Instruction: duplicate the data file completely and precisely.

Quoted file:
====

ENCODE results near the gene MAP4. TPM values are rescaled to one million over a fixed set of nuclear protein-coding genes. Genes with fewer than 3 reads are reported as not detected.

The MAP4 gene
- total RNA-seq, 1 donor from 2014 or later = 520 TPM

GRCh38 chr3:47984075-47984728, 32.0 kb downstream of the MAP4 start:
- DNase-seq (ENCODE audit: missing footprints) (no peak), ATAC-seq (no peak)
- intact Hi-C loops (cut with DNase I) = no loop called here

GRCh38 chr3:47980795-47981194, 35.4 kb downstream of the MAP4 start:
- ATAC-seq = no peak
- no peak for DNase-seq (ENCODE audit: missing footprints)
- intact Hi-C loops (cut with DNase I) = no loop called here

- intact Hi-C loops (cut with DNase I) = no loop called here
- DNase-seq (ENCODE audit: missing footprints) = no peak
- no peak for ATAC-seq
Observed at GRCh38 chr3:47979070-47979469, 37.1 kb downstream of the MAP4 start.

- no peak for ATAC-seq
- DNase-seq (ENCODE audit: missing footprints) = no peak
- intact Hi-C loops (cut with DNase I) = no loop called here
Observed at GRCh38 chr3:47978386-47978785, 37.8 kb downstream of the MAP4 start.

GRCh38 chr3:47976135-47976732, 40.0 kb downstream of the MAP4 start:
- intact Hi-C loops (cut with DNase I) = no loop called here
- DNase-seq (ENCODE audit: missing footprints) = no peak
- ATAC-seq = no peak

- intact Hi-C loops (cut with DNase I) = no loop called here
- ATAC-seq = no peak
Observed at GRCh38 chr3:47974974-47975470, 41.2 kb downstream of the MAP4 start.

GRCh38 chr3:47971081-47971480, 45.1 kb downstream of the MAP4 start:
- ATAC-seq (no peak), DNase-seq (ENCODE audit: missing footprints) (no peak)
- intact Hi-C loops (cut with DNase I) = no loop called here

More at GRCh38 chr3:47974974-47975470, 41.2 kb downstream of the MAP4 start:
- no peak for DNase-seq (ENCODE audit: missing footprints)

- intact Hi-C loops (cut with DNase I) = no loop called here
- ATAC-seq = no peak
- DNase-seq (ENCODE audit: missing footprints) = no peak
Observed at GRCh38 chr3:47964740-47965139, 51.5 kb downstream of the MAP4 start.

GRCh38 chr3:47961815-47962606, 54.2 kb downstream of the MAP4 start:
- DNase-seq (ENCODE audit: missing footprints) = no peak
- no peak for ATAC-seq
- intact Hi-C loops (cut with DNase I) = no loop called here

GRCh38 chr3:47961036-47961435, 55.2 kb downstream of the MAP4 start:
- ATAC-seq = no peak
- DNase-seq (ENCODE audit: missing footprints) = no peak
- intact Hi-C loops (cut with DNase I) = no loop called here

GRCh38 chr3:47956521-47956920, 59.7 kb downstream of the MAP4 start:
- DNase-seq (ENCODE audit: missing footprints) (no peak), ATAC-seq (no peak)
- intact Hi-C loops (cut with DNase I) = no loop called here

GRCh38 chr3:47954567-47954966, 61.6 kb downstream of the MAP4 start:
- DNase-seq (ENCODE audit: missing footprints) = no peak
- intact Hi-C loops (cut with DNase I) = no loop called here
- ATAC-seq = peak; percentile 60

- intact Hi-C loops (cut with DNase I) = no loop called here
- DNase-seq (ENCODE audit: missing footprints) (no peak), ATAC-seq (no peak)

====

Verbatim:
ENCODE results near the gene MAP4. TPM values are rescaled to one million over a fixed set of nuclear protein-coding genes. Genes with fewer than 3 reads are reported as not detected.

The MAP4 gene
- total RNA-seq, 1 donor from 2014 or later = 520 TPM

GRCh38 chr3:47984075-47984728, 32.0 kb downstream of the MAP4 start:
- DNase-seq (ENCODE audit: missing footprints) (no peak), ATAC-seq (no peak)
- intact Hi-C loops (cut with DNase I) = no loop called here

GRCh38 chr3:47980795-47981194, 35.4 kb downstream of the MAP4 start:
- ATAC-seq = no peak
- no peak for DNase-seq (ENCODE audit: missing footprints)
- intact Hi-C loops (cut with DNase I) = no loop called here

- intact Hi-C loops (cut with DNase I) = no loop called here
- DNase-seq (ENCODE audit: missing footprints) = no peak
- no peak for ATAC-seq
Observed at GRCh38 chr3:47979070-47979469, 37.1 kb downstream of the MAP4 start.

- no peak for ATAC-seq
- DNase-seq (ENCODE audit: missing footprints) = no peak
- intact Hi-C loops (cut with DNase I) = no loop called here
Observed at GRCh38 chr3:47978386-47978785, 37.8 kb downstream of the MAP4 start.

GRCh38 chr3:47976135-47976732, 40.0 kb downstream of the MAP4 start:
- intact Hi-C loops (cut with DNase I) = no loop called here
- DNase-seq (ENCODE audit: missing footprints) = no peak
- ATAC-seq = no peak

- intact Hi-C loops (cut with DNase I) = no loop called here
- ATAC-seq = no peak
Observed at GRCh38 chr3:47974974-47975470, 41.2 kb downstream of the MAP4 start.

GRCh38 chr3:47971081-47971480, 45.1 kb downstream of the MAP4 start:
- ATAC-seq (no peak), DNase-seq (ENCODE audit: missing footprints) (no peak)
- intact Hi-C loops (cut with DNase I) = no loop called here

More at GRCh38 chr3:47974974-47975470, 41.2 kb downstream of the MAP4 start:
- no peak for DNase-seq (ENCODE audit: missing footprints)

- intact Hi-C loops (cut with DNase I) = no loop called here
- ATAC-seq = no peak
- DNase-seq (ENCODE audit: missing footprints) = no peak
Observed at GRCh38 chr3:47964740-47965139, 51.5 kb downstream of the MAP4 start.

GRCh38 chr3:47961815-47962606, 54.2 kb downstream of the MAP4 start:
- DNase-seq (ENCODE audit: missing footprints) = no peak
- no peak for ATAC-seq
- intact Hi-C loops (cut with DNase I) = no loop called here

GRCh38 chr3:47961036-47961435, 55.2 kb downstream of the MAP4 start:
- ATAC-seq = no peak
- DNase-seq (ENCODE audit: missing footprints) = no peak
- intact Hi-C loops (cut with DNase I) = no loop called here

GRCh38 chr3:47956521-47956920, 59.7 kb downstream of the MAP4 start:
- DNase-seq (ENCODE audit: missing footprints) (no peak), ATAC-seq (no peak)
- intact Hi-C loops (cut with DNase I) = no loop called here

GRCh38 chr3:47954567-47954966, 61.6 kb downstream of the MAP4 start:
- DNase-seq (ENCODE audit: missing footprints) = no peak
- intact Hi-C loops (cut with DNase I) = no loop called here
- ATAC-seq = peak; percentile 60

- intact Hi-C loops (cut with DNase I) = no loop called here
- DNase-seq (ENCODE audit: missing footprints) (no peak), ATAC-seq (no peak)